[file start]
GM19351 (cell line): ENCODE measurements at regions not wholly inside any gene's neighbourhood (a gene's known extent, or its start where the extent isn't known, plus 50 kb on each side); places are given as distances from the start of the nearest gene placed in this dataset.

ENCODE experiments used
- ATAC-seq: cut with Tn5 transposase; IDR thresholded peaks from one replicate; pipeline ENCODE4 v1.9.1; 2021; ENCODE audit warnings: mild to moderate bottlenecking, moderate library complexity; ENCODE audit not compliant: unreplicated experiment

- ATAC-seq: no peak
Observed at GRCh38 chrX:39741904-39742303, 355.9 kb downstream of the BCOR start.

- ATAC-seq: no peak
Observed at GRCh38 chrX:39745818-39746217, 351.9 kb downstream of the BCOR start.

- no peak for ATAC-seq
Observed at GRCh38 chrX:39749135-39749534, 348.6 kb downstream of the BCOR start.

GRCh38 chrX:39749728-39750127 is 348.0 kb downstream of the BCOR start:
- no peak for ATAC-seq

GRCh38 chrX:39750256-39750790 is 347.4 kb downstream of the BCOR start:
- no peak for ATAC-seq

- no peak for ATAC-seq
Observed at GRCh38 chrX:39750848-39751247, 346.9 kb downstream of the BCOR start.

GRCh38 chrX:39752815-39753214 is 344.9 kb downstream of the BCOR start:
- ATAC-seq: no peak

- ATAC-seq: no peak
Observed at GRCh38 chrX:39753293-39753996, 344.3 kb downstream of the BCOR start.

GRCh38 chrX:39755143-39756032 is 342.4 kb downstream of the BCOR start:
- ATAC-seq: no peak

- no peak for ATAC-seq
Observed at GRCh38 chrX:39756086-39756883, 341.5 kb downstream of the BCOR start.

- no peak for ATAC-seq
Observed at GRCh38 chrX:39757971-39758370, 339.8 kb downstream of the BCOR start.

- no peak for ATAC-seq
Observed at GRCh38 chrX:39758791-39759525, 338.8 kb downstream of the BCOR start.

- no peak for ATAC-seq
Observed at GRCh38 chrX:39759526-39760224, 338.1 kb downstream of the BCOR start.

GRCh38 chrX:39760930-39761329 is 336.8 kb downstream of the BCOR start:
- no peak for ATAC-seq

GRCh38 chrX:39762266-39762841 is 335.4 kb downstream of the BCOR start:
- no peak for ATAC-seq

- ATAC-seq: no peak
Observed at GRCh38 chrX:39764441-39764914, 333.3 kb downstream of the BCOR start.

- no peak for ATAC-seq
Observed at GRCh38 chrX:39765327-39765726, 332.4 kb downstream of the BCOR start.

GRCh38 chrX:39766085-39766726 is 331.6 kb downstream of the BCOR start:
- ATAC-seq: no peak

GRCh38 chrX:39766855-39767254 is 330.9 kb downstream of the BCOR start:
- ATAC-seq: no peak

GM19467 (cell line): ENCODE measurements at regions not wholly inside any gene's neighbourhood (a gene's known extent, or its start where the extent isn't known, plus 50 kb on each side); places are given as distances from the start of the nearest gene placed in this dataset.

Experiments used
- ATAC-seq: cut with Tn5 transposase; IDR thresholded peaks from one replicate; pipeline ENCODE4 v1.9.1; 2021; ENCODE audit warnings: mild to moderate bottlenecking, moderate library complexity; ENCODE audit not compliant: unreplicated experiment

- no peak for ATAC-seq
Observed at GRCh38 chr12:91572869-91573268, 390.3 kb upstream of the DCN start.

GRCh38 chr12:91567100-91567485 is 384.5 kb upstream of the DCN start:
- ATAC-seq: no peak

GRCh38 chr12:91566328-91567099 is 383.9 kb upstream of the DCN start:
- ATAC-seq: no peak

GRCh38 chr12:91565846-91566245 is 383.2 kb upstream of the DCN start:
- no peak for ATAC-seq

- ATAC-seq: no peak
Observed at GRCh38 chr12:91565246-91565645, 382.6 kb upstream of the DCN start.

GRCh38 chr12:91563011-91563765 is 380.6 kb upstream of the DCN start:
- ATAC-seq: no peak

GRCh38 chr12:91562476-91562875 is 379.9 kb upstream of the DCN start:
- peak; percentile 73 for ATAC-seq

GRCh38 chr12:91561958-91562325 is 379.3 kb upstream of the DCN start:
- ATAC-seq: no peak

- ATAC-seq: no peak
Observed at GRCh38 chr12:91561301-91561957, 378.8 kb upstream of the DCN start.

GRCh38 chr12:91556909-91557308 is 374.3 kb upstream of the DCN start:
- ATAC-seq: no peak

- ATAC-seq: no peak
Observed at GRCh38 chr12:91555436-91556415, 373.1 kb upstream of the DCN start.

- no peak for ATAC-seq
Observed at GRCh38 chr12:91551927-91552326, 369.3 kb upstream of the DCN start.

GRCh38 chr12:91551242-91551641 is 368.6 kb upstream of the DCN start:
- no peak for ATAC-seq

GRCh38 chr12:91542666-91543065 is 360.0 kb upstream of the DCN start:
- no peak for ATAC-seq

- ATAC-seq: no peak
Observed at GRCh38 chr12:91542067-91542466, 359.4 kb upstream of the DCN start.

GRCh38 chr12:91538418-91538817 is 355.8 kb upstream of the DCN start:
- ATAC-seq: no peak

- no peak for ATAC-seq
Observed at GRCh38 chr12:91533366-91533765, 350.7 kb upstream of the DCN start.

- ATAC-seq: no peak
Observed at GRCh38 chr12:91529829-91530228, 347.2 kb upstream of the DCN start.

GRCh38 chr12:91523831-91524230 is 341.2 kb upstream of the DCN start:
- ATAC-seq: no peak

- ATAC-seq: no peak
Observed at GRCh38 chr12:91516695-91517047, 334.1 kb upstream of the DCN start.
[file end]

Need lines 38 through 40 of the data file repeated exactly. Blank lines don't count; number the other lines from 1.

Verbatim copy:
GRCh38 chrX:39766085-39766726 is 331.6 kb downstream of the BCOR start:
- ATAC-seq: no peak

GRCh38 chrX:39766855-39767254 is 330.9 kb downstream of the BCOR start: